I’m sure that one of the most horrifying moments for a parent is when they hear their children parroting them and suddenly realize what they sound like. I can sympathise.
But there’s one thing I’m hearing from kids that goes beyond simple parroting; it highlights a core issue about what we’re teaching the next generations about respect.
See, they think that in order to give respect, favour has to be earned.
Last week I was teaching my German students about the formal and informal versions of ‘you.’ I gave them an example: “If Tony Abbot came to our school and needed directions…”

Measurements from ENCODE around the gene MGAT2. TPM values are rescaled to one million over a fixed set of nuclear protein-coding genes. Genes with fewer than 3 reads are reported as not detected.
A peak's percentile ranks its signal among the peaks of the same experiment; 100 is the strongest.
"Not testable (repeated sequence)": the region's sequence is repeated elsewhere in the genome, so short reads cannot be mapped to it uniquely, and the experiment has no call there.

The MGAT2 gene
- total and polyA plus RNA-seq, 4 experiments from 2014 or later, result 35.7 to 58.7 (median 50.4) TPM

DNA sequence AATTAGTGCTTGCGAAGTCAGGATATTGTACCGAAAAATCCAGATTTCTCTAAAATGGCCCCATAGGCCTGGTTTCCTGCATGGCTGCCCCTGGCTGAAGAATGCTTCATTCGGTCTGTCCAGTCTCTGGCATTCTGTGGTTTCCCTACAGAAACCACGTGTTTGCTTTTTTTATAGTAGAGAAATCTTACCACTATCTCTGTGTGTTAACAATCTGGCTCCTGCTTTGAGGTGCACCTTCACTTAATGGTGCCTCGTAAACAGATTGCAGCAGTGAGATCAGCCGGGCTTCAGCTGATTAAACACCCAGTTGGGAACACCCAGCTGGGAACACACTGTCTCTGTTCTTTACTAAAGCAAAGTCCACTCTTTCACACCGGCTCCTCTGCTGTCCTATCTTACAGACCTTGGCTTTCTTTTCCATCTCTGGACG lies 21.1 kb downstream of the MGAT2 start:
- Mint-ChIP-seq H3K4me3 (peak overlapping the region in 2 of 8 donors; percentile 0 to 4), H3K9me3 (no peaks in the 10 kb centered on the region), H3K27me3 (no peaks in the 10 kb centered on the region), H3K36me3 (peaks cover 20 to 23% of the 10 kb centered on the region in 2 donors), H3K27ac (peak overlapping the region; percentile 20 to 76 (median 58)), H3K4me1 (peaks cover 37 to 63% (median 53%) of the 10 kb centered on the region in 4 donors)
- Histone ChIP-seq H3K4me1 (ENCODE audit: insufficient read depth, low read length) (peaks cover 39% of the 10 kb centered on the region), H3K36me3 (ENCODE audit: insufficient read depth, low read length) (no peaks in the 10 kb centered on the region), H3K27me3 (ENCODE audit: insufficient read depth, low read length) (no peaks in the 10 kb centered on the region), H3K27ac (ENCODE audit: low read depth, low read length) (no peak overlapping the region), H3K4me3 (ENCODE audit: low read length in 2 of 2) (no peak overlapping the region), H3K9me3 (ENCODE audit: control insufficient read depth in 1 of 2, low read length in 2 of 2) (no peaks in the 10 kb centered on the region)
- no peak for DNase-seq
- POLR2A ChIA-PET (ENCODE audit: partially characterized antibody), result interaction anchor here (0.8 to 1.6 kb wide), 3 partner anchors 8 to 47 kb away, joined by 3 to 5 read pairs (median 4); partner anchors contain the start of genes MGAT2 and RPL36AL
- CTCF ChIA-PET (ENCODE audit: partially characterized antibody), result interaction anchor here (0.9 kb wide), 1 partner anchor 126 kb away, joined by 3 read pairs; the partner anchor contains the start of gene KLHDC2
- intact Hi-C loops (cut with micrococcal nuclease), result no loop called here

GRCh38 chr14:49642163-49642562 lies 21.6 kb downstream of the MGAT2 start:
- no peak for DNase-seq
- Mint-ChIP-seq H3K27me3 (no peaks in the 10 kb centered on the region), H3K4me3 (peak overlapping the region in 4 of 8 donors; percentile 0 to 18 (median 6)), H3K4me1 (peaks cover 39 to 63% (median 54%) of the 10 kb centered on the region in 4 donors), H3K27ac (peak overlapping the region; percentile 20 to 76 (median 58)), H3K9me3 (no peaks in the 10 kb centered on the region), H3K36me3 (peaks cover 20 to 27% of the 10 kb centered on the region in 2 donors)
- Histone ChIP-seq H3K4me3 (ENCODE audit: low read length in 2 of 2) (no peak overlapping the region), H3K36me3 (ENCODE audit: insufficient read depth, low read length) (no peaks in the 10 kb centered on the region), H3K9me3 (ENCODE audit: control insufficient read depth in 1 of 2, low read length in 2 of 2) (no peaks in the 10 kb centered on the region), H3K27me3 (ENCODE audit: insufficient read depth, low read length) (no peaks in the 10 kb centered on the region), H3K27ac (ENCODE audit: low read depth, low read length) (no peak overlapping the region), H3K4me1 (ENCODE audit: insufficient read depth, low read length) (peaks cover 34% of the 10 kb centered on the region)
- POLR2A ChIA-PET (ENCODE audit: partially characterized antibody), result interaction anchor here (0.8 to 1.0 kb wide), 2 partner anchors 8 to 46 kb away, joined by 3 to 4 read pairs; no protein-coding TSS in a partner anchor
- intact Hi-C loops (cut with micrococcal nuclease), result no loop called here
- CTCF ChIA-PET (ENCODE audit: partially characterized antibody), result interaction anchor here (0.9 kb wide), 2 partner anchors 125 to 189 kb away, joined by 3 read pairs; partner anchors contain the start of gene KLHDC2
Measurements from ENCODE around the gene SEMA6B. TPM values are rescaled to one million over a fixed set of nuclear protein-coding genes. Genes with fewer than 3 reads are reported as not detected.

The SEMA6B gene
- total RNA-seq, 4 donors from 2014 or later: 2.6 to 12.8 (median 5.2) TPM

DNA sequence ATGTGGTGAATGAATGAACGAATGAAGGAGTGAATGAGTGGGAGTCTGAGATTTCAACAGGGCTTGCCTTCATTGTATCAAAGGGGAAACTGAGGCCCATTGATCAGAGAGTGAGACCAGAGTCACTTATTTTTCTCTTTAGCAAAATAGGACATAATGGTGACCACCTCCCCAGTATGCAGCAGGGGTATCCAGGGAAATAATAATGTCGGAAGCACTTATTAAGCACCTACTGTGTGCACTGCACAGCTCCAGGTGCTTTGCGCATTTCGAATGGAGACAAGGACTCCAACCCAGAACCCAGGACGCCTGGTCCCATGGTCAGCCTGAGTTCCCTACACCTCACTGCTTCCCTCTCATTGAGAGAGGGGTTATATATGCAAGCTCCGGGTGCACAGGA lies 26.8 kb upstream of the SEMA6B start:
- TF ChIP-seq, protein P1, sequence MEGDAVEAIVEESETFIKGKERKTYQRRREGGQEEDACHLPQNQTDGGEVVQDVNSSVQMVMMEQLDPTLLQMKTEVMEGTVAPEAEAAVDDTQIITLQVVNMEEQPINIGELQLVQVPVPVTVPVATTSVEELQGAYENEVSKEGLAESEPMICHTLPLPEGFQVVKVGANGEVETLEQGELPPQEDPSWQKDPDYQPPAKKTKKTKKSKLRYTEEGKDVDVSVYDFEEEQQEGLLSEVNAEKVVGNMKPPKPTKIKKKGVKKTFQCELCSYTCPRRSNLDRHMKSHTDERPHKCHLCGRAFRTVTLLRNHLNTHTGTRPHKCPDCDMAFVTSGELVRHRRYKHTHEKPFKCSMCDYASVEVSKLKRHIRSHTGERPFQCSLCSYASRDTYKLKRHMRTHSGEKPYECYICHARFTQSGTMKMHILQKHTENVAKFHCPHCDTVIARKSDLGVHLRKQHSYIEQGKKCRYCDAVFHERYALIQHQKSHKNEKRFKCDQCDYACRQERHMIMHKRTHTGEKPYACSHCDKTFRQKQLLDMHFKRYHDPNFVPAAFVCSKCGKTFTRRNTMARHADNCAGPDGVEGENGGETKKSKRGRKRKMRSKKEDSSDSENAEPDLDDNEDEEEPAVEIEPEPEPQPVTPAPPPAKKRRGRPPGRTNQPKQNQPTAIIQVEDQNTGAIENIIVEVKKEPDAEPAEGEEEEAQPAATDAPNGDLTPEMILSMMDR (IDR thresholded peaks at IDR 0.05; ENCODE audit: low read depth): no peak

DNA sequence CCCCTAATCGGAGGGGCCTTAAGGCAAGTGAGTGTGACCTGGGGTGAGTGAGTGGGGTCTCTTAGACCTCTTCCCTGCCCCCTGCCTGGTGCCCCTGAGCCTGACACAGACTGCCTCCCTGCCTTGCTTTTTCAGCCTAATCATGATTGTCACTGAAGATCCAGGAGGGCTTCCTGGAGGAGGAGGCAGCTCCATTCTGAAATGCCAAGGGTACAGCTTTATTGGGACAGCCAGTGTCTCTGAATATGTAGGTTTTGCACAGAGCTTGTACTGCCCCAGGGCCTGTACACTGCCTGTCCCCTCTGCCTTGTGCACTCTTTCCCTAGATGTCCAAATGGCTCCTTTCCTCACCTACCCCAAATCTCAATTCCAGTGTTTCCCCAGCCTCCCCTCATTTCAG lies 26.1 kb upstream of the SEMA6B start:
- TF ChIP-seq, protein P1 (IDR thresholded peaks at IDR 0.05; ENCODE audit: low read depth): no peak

I couldn’t even finish my sentence without yells of ‘elephant ears,’ and ‘we hate him.’
They’re 13 year olds. They can’t vote for another 5 years and I’d be willing to bet they know next-to-nothing about politics. They’re parroting what they’ve heard their parents say.
What I want to know is, can the parents hear themselves? Can we hear ourselves? Those kinds of comments aren’t about exerting our right to have a political opinion; they’re about slander and bullying.
What kind of values are we teaching our children when we publicly malign and disrespect the person in the highest position of power and authority in our country?
Is it any wonder that teachers and police officers and parents themselves aren’t receiving the respect they deserve?
Some kinds of respect are unconditional.